Well, current RDA’s for vitamin D are outdated and far too low to offer optimal benefits. Based on the most recent research, the current recommendation is 35 IU’s of vitamin D per pound of body weight.
So for a child weighing 40 pounds, the recommended average dose would be 1,400 IU’s daily, and for a 170-pound adult, the dose would be nearly 6,000 IU’s.
However, it’s important to realize that vitamin D requirements are highly individual, as your vitamin D status is dependent on numerous factors, such as the color of your skin, your location, and how much sunshine you’re exposed to on a regular basis.
So, although these recommendations may put you closer to the ballpark of what most people likely need, it is simply impossible to make a blanket recommendation that will cover everyone’s needs.
You’ll Need a Blood Test to Determine How Much Vitamin D You Need
Since there are so many variables that influence your vitamin D status, the only way to determine the correct dose is to get your blood tested.
I recommend using Lab Corp in the U.S. For your convenience, by year’s end we hope to offer a blood test that those in the U.S. can do locally and does not require a doctor’s order.
The correct test your doctor needs to order is 25(OH)D, also called 25-hydroxyvitamin D, which is the better marker of overall D status. This is the marker that is most strongly associated with overall health.
However, please realize that the “normal” 25-hydroxyvitamin D lab range is between 20-56 ng/ml. As you can see in the chart below, this conventional range is really a sign of deficiency, and is too broad to be ideal.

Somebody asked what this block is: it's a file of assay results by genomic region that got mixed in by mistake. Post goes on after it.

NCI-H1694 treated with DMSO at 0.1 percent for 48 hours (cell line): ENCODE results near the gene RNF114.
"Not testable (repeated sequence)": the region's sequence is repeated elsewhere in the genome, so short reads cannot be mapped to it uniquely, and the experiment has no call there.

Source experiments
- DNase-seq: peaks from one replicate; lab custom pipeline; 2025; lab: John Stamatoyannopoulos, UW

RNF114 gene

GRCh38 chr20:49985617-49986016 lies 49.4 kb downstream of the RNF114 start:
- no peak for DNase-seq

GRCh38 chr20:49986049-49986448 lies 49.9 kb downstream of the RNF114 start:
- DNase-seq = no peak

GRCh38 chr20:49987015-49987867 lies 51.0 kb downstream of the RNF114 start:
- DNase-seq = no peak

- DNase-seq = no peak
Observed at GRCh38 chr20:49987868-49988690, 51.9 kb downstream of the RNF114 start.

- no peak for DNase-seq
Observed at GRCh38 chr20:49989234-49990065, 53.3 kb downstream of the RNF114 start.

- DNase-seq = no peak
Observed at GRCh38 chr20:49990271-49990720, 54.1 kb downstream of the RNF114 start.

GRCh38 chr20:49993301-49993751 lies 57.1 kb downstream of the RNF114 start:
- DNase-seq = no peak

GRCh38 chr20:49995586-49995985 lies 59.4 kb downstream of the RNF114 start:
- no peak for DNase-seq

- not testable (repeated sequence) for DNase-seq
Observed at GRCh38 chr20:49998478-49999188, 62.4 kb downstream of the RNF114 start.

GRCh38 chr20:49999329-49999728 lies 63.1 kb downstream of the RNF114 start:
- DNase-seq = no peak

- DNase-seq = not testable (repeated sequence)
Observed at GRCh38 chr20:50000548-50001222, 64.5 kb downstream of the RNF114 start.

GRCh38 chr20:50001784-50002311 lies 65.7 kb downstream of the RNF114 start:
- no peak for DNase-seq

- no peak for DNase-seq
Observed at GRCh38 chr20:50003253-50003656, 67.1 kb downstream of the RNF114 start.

In fact, your vitamin D level should never be below 32 ng/ml, and any levels below 20 ng/ml are considered serious deficiency states, increasing your risk of as many as 16 different cancers and autoimmune diseases like multiple sclerosis and rheumatoid arthritis, just to name a few.
The OPTIMAL value that you’re looking for is 50-65 ng/ml.
This range applies for everyone; children, adolescents, adults and seniors, and are based on healthy people in tropical or subtropical parts of the world, where they are receiving healthy sun exposures. It seems more than reasonable to assume that these values are in fact reflective of an optimal human requirement.
The Best Way to Optimize Your Vitamin D Levels
The best way to optimize your vitamin D levels is through appropriate safe sunshine or safe tanning bed exposure.
Under summer sun conditions it is frequently possible to generate about 20,000 units of vitamin D by exposing your skin to the sun. You will not overdose this way, as when you’re exposed to the sun, the UVB rays cause vitamin D to be produced in your skin while the UVA rays in the sunlight will tend to destroy excessive levels of vitamin D circulating in your body . It is somewhat of a natural fail-safe mechanism that prevents overdosing.
However, there are many times when it can be nearly impossible to get enough sun.
In these cases, supplementing with vitamin D is acceptable, but I strongly recommend you monitor your blood levels regularly when taking oral vitamin D supplements to make sure you’re staying within the optimal range.
Also, be sure to choose the right form of vitamin D supplement. The one you want is the natural vitamin D3 (cholecalciferol), which is the same vitamin D your body makes when exposed to sunshine.